Readers tall and small will recognize themselves between the pages of this book.
This sparsely worded picture book exudes the pleasure that emanates from the relationship between a caring adult and a child. Beginning with “Me tall / You small,” the text progresses through other mostly rhyming descriptors, some of them nonsense (bop, bip; whoop, droop; tired, wired), that show the contrasts between an exceedingly energetic child and an adult who vacillates between matching exuberance and exhaustion. Readers will delight in the way the adult attends to the child, acts silly right along with the child, and gives kudos to the child for often being cooler or smarter than the adult. The anthropomorphic weasels walk upright, live like humans, and are androgynous enough for readers to interpret them as any gender. Some might even read the story as a friendship between a child and an older friend or caregiver rather than a parent. On the book’s endpapers appear what look like drawings on a chalkboard of everyday items such as a brush, toothbrush, underwear, umbrella, chair, and other household and personal items that the characters might use on a typical day. Stylistically similar to Cliff Wright’s Bear and Ball books and Olivia Dunrea’s Gossie series, this sweet picture book, translated from German, will find eager fans among American readers.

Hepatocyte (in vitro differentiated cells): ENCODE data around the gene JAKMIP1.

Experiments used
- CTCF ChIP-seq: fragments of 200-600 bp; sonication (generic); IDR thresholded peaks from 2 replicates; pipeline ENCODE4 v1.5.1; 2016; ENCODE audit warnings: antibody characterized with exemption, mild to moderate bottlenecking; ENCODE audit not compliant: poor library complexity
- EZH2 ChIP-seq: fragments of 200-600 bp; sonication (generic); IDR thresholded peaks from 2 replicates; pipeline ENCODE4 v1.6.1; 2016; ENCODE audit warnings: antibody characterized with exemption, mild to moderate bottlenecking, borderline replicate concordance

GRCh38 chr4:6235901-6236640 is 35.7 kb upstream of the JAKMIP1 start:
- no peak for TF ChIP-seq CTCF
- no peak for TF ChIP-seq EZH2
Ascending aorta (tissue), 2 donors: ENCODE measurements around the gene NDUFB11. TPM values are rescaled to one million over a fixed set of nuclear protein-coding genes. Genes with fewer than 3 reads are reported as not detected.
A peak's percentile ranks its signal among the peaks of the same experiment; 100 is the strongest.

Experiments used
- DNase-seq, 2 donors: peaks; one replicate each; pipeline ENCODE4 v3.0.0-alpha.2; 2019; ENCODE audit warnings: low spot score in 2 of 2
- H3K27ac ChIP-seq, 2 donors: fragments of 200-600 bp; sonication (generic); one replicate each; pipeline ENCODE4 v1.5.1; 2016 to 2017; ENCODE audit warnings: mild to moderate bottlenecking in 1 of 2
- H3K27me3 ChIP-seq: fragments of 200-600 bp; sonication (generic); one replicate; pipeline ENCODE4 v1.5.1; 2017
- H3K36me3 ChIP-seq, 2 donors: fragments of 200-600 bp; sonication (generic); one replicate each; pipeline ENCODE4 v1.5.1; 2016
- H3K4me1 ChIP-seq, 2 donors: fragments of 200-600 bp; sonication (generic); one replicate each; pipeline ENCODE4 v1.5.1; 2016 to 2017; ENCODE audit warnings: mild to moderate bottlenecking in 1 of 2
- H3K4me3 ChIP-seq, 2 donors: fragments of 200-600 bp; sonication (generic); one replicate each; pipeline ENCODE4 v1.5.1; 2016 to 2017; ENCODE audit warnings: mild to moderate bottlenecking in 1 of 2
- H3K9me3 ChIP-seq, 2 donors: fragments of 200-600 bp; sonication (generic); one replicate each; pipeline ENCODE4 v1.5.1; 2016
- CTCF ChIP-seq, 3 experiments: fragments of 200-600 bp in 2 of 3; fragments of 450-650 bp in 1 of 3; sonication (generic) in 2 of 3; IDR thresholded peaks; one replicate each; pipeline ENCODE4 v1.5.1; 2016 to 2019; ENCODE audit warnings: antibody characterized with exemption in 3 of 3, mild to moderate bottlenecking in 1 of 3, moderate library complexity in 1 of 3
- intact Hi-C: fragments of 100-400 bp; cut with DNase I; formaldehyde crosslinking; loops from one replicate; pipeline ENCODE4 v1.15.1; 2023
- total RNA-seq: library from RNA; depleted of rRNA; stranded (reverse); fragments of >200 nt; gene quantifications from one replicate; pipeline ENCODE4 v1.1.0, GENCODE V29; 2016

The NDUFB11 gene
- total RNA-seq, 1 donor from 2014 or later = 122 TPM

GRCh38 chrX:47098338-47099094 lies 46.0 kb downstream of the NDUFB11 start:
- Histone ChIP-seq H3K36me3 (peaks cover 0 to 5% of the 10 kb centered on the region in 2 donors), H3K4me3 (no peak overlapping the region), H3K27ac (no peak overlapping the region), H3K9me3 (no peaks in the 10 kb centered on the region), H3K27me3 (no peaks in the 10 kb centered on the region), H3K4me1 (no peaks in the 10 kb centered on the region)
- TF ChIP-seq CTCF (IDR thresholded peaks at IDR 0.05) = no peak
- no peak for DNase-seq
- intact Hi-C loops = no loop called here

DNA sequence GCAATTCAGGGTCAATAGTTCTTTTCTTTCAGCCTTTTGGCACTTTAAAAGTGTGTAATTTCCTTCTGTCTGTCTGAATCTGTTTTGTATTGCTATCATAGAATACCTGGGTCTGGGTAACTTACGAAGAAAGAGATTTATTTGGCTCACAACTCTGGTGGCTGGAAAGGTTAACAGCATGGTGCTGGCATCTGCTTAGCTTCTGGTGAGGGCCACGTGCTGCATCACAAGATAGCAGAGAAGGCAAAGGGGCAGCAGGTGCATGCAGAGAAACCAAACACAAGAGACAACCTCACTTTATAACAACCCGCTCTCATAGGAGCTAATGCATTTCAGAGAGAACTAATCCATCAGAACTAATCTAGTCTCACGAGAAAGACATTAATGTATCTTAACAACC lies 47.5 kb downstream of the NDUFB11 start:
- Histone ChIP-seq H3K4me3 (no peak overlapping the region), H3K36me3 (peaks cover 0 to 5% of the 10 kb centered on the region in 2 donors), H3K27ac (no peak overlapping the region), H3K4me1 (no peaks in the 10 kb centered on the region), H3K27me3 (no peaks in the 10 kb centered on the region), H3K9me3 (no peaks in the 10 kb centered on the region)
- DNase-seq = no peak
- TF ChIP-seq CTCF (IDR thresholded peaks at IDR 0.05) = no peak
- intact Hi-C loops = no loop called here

This book delights on many levels as it affirms the importance of young children’s close relationships. (Picture book. 3-5)